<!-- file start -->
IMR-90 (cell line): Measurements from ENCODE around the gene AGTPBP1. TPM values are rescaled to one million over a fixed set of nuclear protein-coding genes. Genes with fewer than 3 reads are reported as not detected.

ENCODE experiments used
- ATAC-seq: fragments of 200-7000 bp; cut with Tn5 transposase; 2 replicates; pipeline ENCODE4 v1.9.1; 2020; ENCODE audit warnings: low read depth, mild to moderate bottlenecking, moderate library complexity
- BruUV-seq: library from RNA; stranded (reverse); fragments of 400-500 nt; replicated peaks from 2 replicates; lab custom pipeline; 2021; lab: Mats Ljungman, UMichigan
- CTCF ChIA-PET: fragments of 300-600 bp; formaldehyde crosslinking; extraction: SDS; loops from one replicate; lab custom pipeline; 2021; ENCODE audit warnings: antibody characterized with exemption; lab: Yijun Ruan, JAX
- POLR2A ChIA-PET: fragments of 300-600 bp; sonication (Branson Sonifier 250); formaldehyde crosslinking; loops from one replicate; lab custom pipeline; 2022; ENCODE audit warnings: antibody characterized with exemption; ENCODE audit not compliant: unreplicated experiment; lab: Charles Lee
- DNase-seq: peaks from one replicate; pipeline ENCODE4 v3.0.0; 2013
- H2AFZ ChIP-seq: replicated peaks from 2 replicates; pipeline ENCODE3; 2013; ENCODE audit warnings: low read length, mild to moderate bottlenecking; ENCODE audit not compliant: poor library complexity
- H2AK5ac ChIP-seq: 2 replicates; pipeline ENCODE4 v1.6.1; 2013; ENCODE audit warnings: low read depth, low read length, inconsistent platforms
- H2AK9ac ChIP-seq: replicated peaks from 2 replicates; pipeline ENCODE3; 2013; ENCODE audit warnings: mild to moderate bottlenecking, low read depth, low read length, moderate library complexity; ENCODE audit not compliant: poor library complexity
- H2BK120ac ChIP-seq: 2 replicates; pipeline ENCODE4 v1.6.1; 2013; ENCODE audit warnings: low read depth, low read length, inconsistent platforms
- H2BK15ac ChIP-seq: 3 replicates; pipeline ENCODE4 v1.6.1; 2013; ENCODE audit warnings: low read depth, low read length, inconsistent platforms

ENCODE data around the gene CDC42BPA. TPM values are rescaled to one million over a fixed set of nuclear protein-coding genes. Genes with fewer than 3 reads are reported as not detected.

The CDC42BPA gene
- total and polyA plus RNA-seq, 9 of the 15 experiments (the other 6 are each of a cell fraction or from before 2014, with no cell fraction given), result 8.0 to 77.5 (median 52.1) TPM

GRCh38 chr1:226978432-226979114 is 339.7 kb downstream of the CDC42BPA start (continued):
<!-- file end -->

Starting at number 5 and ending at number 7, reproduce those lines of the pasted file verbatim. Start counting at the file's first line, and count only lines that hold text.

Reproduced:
- CTCF ChIA-PET: fragments of 300-600 bp; formaldehyde crosslinking; extraction: SDS; loops from one replicate; lab custom pipeline; 2021; ENCODE audit warnings: antibody characterized with exemption; lab: Yijun Ruan, JAX
- POLR2A ChIA-PET: fragments of 300-600 bp; sonication (Branson Sonifier 250); formaldehyde crosslinking; loops from one replicate; lab custom pipeline; 2022; ENCODE audit warnings: antibody characterized with exemption; ENCODE audit not compliant: unreplicated experiment; lab: Charles Lee
- DNase-seq: peaks from one replicate; pipeline ENCODE4 v3.0.0; 2013